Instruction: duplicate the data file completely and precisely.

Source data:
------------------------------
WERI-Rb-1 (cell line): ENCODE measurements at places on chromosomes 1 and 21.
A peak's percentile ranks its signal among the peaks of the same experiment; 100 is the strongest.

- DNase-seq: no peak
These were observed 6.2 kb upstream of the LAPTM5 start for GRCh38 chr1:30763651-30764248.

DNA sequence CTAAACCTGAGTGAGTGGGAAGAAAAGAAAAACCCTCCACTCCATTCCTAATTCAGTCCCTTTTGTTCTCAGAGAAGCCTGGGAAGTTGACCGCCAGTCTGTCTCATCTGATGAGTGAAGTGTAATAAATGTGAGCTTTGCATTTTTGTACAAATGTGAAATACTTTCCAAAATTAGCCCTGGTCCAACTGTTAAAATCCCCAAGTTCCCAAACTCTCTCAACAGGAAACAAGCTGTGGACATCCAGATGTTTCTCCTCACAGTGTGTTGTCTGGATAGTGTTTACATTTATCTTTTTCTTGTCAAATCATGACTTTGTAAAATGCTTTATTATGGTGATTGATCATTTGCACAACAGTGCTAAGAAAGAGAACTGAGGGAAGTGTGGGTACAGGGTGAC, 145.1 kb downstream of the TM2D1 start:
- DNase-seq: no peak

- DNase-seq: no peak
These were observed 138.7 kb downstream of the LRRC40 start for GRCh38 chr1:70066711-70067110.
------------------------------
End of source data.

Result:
WERI-Rb-1 (cell line): ENCODE measurements at places on chromosomes 1 and 21.
A peak's percentile ranks its signal among the peaks of the same experiment; 100 is the strongest.

- DNase-seq: no peak
These were observed 6.2 kb upstream of the LAPTM5 start for GRCh38 chr1:30763651-30764248.

DNA sequence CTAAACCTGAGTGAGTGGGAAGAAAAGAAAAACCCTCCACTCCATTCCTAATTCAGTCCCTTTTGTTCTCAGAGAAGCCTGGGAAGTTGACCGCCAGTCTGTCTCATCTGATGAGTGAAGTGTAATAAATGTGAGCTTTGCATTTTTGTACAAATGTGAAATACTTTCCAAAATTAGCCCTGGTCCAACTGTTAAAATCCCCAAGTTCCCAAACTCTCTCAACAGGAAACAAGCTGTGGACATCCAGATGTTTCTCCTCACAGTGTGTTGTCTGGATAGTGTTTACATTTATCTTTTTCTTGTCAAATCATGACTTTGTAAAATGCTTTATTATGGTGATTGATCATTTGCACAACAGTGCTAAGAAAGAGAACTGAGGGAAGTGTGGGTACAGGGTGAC, 145.1 kb downstream of the TM2D1 start:
- DNase-seq: no peak

- DNase-seq: no peak
These were observed 138.7 kb downstream of the LRRC40 start for GRCh38 chr1:70066711-70067110.